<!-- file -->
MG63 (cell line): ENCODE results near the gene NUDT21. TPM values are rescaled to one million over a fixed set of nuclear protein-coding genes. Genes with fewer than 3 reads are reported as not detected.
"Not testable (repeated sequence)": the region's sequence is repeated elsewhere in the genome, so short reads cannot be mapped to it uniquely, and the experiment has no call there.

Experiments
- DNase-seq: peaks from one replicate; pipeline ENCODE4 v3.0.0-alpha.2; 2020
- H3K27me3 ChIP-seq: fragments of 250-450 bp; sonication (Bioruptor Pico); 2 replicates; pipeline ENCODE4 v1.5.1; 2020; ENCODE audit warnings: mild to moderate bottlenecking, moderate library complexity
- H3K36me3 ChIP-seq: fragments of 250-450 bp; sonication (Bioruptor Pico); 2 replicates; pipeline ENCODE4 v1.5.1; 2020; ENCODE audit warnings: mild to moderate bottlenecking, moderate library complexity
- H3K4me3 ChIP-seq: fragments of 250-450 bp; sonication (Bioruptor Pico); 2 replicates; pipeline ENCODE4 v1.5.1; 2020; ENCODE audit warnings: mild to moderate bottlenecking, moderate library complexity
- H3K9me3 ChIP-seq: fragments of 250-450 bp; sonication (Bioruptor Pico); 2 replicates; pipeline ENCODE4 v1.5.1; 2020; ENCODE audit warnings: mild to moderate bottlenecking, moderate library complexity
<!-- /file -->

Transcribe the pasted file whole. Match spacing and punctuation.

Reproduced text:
MG63 (cell line): ENCODE results near the gene NUDT21. TPM values are rescaled to one million over a fixed set of nuclear protein-coding genes. Genes with fewer than 3 reads are reported as not detected.
"Not testable (repeated sequence)": the region's sequence is repeated elsewhere in the genome, so short reads cannot be mapped to it uniquely, and the experiment has no call there.

Experiments
- DNase-seq: peaks from one replicate; pipeline ENCODE4 v3.0.0-alpha.2; 2020
- H3K27me3 ChIP-seq: fragments of 250-450 bp; sonication (Bioruptor Pico); 2 replicates; pipeline ENCODE4 v1.5.1; 2020; ENCODE audit warnings: mild to moderate bottlenecking, moderate library complexity
- H3K36me3 ChIP-seq: fragments of 250-450 bp; sonication (Bioruptor Pico); 2 replicates; pipeline ENCODE4 v1.5.1; 2020; ENCODE audit warnings: mild to moderate bottlenecking, moderate library complexity
- H3K4me3 ChIP-seq: fragments of 250-450 bp; sonication (Bioruptor Pico); 2 replicates; pipeline ENCODE4 v1.5.1; 2020; ENCODE audit warnings: mild to moderate bottlenecking, moderate library complexity
- H3K9me3 ChIP-seq: fragments of 250-450 bp; sonication (Bioruptor Pico); 2 replicates; pipeline ENCODE4 v1.5.1; 2020; ENCODE audit warnings: mild to moderate bottlenecking, moderate library complexity